It's been a rough year, to say the least, with a global pandemic, the election of the most dangerous, leftist presidential administration ever, and a media and institutional elite in this country who are essentially Marxist functionaries.
Summer and beach reading might provide some needed relief. But before you pack your bags and head to the sun and the sand, here's a recommendation for a fun book to take along.
It's a western like no other (expect maybe its prequel, "Armstrong," which I read and much enjoyed a couple of years ago). Written by H.W. Crocker III, it's called "Armstrong Rides Again!" and it imagines the continuing adventures of George Armstrong Custer after he survived the Battle of the Little Bighorn and became an incognito marshal and soldier of fortune.
In this tale, he meets up with a few real-life characters such as Black Bart and Ambrose Bierce and gets involved in an entirely make-believe Latin American civil war. The book is action-packed -- a real page turner -- and hilarious at the same time.
Not only does this book provide recreational distraction from deeply troubling headlines and the cares of the day but it has, beneath the surface, a surprisingly deep and affirming conservative message -- one that doesn't interfere with its entertainment value. If anything, it adds to it, because you know the author is on your side. (I know this for certain because, full disclosure, Harry Crocker is a friend of mine.)
"Armstrong" was great, but "Armstrong Rides Again!" is one of those cases where the sequel is even better. In "Armstrong," the conservative themes were subtler; here, they are more direct, but in an amusing way, as in the comical monologues of the ruler of the imaginary Latin American country.
There's a lot in this book about the nature of a just government, loyalty, religion, the fetishization of "science" (what could be more timely?), the hypocrisy and self-serving nature of the liberal establishment, the essential importance of history and patriotism -- all as retold by our incomparably courageous narrator, George Armstrong Custer, who battles American Indians, revolutionaries and spies with equal aplomb while matching wits with his own on-again, off-again ally: the sardonic, skeptical martial Ambrose Bierce.
You'll also meet a priest who designs submarines; a former Confederate officer-turned-federal agent; a multilingual, theologically minded American Indian scout; a suave, villainous turncoat whom the modern reader might liken to certain modern-day "principled conservatives"; and, of course, the Latin American ruler El Caudillo. Picture Donald Trump as the head of a Latin American monarchy and you might get some idea of what the character is like; he's the man whose counterrevolutionary cause Custer joins.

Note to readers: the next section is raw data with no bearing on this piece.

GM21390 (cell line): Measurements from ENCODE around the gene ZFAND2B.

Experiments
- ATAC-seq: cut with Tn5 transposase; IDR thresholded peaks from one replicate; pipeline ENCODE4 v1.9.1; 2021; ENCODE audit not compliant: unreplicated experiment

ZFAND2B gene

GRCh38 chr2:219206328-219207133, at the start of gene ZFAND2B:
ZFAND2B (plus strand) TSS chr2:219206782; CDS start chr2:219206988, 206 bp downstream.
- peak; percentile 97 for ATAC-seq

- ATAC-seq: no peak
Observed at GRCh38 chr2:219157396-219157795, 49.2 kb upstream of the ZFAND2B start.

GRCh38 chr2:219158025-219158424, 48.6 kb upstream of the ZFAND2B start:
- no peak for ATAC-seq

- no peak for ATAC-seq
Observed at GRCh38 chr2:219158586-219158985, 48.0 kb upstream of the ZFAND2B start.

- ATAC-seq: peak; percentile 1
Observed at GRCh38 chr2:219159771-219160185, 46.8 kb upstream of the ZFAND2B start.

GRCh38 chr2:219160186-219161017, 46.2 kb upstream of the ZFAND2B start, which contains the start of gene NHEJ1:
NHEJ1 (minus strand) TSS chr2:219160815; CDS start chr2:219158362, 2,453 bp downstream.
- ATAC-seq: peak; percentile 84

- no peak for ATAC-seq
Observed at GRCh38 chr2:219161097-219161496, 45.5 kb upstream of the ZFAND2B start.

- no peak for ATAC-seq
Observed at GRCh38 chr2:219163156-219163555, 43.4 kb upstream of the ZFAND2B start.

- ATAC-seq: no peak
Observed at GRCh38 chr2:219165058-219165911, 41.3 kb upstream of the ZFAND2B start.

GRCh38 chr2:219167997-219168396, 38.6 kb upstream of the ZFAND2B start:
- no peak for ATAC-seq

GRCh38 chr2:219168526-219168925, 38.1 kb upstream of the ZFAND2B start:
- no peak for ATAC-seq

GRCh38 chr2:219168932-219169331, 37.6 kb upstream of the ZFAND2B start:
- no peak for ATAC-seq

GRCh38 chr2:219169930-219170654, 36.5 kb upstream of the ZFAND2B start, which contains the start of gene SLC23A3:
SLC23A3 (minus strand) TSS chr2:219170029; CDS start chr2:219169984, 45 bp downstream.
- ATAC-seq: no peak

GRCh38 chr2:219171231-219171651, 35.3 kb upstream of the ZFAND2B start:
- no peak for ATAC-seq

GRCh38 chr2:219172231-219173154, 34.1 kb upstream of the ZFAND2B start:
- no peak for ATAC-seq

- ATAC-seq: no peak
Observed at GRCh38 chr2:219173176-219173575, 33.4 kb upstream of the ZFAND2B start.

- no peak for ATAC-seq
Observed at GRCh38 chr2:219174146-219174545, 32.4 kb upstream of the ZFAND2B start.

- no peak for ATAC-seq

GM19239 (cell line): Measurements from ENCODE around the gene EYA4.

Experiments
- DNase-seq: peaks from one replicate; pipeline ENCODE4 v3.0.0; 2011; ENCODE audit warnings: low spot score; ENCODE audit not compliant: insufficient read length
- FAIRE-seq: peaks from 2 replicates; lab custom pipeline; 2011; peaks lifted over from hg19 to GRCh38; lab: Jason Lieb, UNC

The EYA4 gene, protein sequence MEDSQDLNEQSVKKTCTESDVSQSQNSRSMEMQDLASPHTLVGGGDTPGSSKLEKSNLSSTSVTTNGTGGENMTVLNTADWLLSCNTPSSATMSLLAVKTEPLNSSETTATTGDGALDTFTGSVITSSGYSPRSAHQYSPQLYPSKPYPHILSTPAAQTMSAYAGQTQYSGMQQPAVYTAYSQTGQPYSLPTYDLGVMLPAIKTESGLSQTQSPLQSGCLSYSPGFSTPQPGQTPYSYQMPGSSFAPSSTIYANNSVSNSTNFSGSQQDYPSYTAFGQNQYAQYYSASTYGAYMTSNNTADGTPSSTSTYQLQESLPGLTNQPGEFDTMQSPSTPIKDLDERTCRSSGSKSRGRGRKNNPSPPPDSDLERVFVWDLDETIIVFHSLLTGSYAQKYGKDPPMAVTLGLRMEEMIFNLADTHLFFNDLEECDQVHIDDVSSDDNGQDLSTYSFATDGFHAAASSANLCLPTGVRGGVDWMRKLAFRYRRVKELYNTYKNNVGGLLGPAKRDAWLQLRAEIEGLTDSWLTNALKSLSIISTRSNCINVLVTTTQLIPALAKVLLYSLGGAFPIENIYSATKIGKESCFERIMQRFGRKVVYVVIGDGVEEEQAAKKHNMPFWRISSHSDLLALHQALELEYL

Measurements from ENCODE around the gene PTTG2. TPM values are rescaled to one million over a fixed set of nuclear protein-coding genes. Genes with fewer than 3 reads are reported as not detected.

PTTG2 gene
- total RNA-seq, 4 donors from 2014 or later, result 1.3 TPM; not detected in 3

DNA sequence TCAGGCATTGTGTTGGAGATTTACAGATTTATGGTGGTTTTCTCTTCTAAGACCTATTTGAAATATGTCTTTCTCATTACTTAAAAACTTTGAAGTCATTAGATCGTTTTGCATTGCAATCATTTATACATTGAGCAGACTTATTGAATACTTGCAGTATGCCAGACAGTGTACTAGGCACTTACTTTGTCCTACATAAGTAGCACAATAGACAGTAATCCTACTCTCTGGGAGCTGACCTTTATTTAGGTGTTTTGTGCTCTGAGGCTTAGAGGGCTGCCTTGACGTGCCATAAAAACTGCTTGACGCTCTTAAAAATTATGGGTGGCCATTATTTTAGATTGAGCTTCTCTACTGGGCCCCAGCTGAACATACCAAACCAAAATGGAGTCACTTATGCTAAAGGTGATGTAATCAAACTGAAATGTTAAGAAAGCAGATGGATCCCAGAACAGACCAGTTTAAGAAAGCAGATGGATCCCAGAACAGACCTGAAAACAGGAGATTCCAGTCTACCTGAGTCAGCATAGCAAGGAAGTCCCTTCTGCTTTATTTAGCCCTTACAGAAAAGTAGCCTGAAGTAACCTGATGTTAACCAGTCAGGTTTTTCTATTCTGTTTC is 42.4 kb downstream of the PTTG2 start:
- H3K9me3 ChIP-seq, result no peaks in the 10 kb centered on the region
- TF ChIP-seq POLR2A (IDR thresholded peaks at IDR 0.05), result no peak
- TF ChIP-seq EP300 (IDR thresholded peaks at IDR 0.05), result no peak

The book, written as a letter to Custer's wife, Libbie, is endlessly quotable, but perhaps these opening paragraphs will be enough to entice you: "I write this from a study with a window overlooking the ships in San Francisco Bay. Beside me, smoking a cigar and criticizing my every word, is Major Ambrose Bierce, the journalist. He would rather tell this tale himself -- he is the professional writer after all -- but as you know, dearest Libbie, I can turn a handsome phrase myself, and this is our tale, Bierce's and mine, and would not have happened had we not crossed paths (and swords), and I can tell it plainly, unadorned by journalistic exaggeration.
"My last letter chronicled how I liberated Bloody Gulch, Montana -- and a fine, rousing story it was. But it left you hanging precipitously wondering what happened next. Now I can tell you.
"I had to flee. The U.S. Cavalry was on its way -- and much as I love the Cavalry, I had to preserve my anonymity. A sorrowing world believes I am dead, and I cannot disabuse it of that mournful conclusion until I can prove that my men and I were betrayed into catastrophe at the Little Bighorn."
Who could stop reading after that! Do yourself a favor. Buy this book; let it entertain you while reminding you of the things that matter most in life; and pass it along to your older kids. They'll get a kick out of it, too. As Andrew Breitbart famously said, "Politics is downstream from culture." Isn't it nice to have some popular culture of our own for a change? Thank you, Harry. Long may Armstrong ride!